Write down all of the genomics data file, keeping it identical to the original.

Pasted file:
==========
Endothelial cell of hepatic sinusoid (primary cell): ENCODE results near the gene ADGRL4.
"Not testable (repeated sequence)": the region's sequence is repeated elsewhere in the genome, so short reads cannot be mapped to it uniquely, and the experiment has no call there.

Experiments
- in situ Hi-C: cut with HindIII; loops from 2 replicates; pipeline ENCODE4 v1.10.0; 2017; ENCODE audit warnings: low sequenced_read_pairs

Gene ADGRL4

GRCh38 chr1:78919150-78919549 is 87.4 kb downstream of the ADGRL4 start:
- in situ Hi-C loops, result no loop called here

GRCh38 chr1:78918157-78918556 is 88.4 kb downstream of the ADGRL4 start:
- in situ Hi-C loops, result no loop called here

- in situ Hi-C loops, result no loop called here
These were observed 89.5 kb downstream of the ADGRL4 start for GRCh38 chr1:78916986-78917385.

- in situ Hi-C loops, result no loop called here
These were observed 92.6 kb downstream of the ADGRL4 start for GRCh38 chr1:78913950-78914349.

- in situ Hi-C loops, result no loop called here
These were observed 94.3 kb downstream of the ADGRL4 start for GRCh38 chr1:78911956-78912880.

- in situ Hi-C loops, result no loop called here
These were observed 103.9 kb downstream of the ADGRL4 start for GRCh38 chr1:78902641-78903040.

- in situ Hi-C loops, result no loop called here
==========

Endothelial cell of hepatic sinusoid (primary cell): ENCODE results near the gene ADGRL4.
"Not testable (repeated sequence)": the region's sequence is repeated elsewhere in the genome, so short reads cannot be mapped to it uniquely, and the experiment has no call there.

Experiments
- in situ Hi-C: cut with HindIII; loops from 2 replicates; pipeline ENCODE4 v1.10.0; 2017; ENCODE audit warnings: low sequenced_read_pairs

Gene ADGRL4

GRCh38 chr1:78919150-78919549 is 87.4 kb downstream of the ADGRL4 start:
- in situ Hi-C loops, result no loop called here

GRCh38 chr1:78918157-78918556 is 88.4 kb downstream of the ADGRL4 start:
- in situ Hi-C loops, result no loop called here

- in situ Hi-C loops, result no loop called here
These were observed 89.5 kb downstream of the ADGRL4 start for GRCh38 chr1:78916986-78917385.

- in situ Hi-C loops, result no loop called here
These were observed 92.6 kb downstream of the ADGRL4 start for GRCh38 chr1:78913950-78914349.

- in situ Hi-C loops, result no loop called here
These were observed 94.3 kb downstream of the ADGRL4 start for GRCh38 chr1:78911956-78912880.

- in situ Hi-C loops, result no loop called here
These were observed 103.9 kb downstream of the ADGRL4 start for GRCh38 chr1:78902641-78903040.

- in situ Hi-C loops, result no loop called here